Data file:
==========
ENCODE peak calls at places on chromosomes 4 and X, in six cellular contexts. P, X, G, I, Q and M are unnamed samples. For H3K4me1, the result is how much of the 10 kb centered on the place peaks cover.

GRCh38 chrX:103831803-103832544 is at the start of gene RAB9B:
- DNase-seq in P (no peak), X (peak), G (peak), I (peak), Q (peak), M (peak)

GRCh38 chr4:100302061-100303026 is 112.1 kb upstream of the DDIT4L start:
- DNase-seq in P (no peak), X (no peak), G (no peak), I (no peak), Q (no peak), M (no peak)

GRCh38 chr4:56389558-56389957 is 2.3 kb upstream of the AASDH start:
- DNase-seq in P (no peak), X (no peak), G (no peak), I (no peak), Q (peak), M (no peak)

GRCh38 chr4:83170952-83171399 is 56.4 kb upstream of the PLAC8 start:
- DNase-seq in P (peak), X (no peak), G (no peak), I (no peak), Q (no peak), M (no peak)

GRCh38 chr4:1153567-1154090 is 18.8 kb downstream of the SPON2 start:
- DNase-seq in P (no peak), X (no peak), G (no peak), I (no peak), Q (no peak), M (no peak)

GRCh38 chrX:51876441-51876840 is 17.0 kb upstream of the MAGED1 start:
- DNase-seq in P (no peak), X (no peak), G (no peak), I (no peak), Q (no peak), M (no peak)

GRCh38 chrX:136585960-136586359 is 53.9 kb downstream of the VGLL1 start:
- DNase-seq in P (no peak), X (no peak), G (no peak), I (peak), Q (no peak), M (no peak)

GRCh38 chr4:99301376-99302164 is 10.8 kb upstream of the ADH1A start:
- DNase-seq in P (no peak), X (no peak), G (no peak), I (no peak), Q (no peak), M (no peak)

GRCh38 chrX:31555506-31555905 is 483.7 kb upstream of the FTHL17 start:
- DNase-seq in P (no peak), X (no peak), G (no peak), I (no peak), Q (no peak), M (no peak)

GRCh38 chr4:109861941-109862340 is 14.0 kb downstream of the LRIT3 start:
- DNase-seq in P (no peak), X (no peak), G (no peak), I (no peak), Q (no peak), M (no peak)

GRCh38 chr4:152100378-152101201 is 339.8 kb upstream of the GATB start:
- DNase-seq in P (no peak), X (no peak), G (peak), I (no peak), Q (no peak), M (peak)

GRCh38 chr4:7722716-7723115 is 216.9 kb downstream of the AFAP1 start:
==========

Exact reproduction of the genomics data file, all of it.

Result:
ENCODE peak calls at places on chromosomes 4 and X, in six cellular contexts. P, X, G, I, Q and M are unnamed samples. For H3K4me1, the result is how much of the 10 kb centered on the place peaks cover.

GRCh38 chrX:103831803-103832544 is at the start of gene RAB9B:
- DNase-seq in P (no peak), X (peak), G (peak), I (peak), Q (peak), M (peak)

GRCh38 chr4:100302061-100303026 is 112.1 kb upstream of the DDIT4L start:
- DNase-seq in P (no peak), X (no peak), G (no peak), I (no peak), Q (no peak), M (no peak)

GRCh38 chr4:56389558-56389957 is 2.3 kb upstream of the AASDH start:
- DNase-seq in P (no peak), X (no peak), G (no peak), I (no peak), Q (peak), M (no peak)

GRCh38 chr4:83170952-83171399 is 56.4 kb upstream of the PLAC8 start:
- DNase-seq in P (peak), X (no peak), G (no peak), I (no peak), Q (no peak), M (no peak)

GRCh38 chr4:1153567-1154090 is 18.8 kb downstream of the SPON2 start:
- DNase-seq in P (no peak), X (no peak), G (no peak), I (no peak), Q (no peak), M (no peak)

GRCh38 chrX:51876441-51876840 is 17.0 kb upstream of the MAGED1 start:
- DNase-seq in P (no peak), X (no peak), G (no peak), I (no peak), Q (no peak), M (no peak)

GRCh38 chrX:136585960-136586359 is 53.9 kb downstream of the VGLL1 start:
- DNase-seq in P (no peak), X (no peak), G (no peak), I (peak), Q (no peak), M (no peak)

GRCh38 chr4:99301376-99302164 is 10.8 kb upstream of the ADH1A start:
- DNase-seq in P (no peak), X (no peak), G (no peak), I (no peak), Q (no peak), M (no peak)

GRCh38 chrX:31555506-31555905 is 483.7 kb upstream of the FTHL17 start:
- DNase-seq in P (no peak), X (no peak), G (no peak), I (no peak), Q (no peak), M (no peak)

GRCh38 chr4:109861941-109862340 is 14.0 kb downstream of the LRIT3 start:
- DNase-seq in P (no peak), X (no peak), G (no peak), I (no peak), Q (no peak), M (no peak)

GRCh38 chr4:152100378-152101201 is 339.8 kb upstream of the GATB start:
- DNase-seq in P (no peak), X (no peak), G (peak), I (no peak), Q (no peak), M (peak)

GRCh38 chr4:7722716-7723115 is 216.9 kb downstream of the AFAP1 start: